It was Bruyneel’s decision to remove himself from his director’s role at the Tour de France but it’s not just the impeding charges from USADA that have Lance Armstrong’s former DS concerned. His ‘star-studded’ roster has failed to deliver expected results after the merger between RadioShack and Leopard-Trek at the end of 2012 and is hoping for better luck in 2013.

    "I’m not sure if it was a mistake or not [to merge the teams]. We have to wait until the end of the year to assess. It is true I’d hoped everything would be easier and the transition would be quicker," he told Deia.

    RadioShack-Nissan has won just 12 races this year compared to almost three times that amount when Bruyneel was the manager of Team RadioShack in 2012. The merger was meant to rebuild the team’s grand tour potential with the signing of Andy and Fränk Schleck however neither has managed a single win this year.

    "Here is a little different, I did not select the team leaders [the Schlecks]," said Bruyneel. "Winning solves everything. The problem is that I expected a change in six months - it took me a whole year."

  • Démare enters league of top sprinters

    Arnaud Demare (FDJ - Big Mat) on the podium
    Article published:
    August 20, 2012, 10:37 BST
    Cycling News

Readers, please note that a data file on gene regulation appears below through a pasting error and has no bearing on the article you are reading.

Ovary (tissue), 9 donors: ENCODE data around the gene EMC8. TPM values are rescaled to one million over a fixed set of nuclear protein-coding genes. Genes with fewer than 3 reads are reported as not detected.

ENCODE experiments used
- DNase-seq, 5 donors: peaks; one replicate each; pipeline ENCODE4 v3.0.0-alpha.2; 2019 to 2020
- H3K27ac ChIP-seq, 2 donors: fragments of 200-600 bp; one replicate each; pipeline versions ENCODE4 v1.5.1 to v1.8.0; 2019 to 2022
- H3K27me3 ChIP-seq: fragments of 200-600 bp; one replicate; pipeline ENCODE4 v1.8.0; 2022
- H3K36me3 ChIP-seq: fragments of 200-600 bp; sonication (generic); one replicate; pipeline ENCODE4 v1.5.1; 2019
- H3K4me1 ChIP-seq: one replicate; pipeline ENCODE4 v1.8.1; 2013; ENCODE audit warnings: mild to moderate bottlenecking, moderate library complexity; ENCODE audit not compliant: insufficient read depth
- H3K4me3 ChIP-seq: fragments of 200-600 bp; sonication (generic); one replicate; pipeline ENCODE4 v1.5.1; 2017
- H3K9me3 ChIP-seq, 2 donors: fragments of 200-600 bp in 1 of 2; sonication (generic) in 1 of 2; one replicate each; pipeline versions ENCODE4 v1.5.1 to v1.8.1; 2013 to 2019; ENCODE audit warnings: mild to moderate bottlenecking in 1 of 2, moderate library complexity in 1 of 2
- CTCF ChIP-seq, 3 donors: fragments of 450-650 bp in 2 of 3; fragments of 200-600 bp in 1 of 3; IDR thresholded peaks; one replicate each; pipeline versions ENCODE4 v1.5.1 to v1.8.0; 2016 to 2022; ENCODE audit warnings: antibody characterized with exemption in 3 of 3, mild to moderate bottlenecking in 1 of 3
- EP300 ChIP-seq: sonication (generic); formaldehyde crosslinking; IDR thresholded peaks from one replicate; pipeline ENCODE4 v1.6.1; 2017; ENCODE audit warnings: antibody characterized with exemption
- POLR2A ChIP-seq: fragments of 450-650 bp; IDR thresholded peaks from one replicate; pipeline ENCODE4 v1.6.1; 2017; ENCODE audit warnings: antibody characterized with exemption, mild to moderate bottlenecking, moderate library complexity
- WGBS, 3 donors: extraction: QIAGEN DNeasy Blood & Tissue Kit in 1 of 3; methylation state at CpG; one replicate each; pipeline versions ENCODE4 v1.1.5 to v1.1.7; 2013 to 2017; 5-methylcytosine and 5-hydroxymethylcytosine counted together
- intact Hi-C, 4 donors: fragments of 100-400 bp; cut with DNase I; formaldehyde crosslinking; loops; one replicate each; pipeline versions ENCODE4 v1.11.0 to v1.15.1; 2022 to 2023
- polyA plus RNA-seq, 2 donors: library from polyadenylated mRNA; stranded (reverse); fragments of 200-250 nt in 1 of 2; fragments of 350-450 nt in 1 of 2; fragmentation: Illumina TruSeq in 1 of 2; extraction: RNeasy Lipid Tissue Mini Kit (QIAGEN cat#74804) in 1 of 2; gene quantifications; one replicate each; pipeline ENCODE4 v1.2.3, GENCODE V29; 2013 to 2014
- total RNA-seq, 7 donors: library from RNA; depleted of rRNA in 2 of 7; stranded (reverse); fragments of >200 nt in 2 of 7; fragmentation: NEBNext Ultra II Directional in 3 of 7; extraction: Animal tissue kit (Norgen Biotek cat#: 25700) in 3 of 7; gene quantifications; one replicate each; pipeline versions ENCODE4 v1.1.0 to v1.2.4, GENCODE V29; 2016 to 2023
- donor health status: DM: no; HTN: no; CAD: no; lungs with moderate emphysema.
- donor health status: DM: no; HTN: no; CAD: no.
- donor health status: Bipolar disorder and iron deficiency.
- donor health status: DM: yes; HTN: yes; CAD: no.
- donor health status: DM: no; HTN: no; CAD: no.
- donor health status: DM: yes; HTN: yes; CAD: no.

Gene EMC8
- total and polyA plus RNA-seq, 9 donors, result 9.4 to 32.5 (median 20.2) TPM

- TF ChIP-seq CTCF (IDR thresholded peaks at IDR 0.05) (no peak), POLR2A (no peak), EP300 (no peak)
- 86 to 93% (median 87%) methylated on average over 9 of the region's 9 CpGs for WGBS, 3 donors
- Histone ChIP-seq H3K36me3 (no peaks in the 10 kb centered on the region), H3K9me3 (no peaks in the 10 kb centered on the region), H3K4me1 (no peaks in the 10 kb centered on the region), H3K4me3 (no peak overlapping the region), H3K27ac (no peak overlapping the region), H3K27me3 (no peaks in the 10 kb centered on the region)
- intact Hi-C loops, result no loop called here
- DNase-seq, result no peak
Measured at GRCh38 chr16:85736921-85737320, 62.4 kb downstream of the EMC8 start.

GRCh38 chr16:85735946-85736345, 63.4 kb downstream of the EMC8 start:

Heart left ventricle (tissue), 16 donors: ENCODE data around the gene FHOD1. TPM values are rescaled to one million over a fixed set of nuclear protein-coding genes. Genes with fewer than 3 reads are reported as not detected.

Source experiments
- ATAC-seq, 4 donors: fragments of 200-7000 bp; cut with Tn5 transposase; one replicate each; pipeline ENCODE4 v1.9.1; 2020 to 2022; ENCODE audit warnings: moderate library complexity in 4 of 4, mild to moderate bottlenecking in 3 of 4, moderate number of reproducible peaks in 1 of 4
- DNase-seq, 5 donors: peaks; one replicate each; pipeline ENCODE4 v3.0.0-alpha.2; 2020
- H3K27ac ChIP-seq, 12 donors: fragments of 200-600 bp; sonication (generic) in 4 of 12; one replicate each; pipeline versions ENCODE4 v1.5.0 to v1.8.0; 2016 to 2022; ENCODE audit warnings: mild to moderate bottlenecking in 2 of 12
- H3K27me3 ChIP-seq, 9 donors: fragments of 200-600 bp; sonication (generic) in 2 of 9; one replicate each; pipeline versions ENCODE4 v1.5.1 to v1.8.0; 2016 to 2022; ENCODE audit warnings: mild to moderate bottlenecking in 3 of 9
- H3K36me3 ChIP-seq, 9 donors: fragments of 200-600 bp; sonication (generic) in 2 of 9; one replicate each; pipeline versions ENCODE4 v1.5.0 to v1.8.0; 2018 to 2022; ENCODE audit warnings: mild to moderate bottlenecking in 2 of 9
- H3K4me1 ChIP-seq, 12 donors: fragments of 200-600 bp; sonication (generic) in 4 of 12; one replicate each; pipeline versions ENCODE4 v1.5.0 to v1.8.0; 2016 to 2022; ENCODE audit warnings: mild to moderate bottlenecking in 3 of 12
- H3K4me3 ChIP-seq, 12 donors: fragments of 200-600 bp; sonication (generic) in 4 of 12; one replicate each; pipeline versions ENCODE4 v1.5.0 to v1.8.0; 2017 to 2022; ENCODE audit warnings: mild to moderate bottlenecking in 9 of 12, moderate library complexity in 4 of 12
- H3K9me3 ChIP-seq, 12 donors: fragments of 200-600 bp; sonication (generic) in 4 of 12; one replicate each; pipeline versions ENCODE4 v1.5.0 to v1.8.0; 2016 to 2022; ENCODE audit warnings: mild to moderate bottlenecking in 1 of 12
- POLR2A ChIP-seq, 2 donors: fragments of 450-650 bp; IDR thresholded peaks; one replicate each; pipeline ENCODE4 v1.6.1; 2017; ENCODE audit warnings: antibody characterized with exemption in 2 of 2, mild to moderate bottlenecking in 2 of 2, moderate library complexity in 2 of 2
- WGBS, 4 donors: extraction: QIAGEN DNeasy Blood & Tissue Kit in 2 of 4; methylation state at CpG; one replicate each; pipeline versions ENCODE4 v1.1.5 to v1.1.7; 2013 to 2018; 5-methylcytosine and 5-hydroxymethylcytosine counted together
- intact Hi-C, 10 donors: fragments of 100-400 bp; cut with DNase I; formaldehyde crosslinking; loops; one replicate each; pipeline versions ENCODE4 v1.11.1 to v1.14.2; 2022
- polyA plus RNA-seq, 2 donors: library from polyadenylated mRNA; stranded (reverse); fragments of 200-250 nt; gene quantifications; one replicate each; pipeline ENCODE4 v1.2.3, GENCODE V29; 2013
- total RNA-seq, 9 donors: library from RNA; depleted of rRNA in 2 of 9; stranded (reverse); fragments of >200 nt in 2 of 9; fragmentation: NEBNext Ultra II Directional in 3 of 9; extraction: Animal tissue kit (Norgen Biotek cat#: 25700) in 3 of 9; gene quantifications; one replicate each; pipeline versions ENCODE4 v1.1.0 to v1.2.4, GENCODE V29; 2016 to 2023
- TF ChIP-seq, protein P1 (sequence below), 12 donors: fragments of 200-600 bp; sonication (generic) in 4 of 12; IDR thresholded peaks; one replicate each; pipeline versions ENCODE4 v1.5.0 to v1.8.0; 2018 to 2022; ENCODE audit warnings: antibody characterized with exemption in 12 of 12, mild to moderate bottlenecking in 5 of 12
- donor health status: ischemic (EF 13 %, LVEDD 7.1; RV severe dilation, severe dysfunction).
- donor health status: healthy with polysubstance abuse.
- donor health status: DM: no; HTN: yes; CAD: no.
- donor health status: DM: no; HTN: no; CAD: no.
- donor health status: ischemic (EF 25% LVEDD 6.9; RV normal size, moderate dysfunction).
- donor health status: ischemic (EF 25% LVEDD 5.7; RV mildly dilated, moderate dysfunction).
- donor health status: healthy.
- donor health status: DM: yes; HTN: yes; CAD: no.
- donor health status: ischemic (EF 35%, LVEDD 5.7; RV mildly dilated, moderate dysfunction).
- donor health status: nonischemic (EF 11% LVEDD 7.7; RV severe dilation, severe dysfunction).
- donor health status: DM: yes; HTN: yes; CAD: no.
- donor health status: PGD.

FDJ-BigMat youngster dominates world's fastest in Hamburg Cyclassics

    French sprinter Arnaud Démare has shown he is one of the fastest sprinters in the world by beating Lotto-Belisol's André Greipel on his home turf at the Hamburg Cyclassics. Other world class sprinters such as Tom Boonen (Omega Pharma-Quickstep), Edvald Boasson Hagen (Sky) and Mark Renshaw (Rabobank) finished fourth, fifth and sixth respectively, in a hard race made even more difficult by blistering temperatures of more than 36° Celsius.

    Démare, the 2011 U23 world champion, scored several important victories this spring but winning the Hamburg Cyclassics stands out as his greatest WorldTour feat so far, especially against such high-class rivals. "I'm super happy," the 20-year-old told L'Equipe after the event.

    "It's really great. When you win a race, you look at who came second, and the second-placed rider is Greipel! It gives me lots of motivation for the end of the season. I had never won a sprint after 246 kilometres. And in this kind of heat! I suffered, I constantly poured water over myself. Everybody was completely worn out."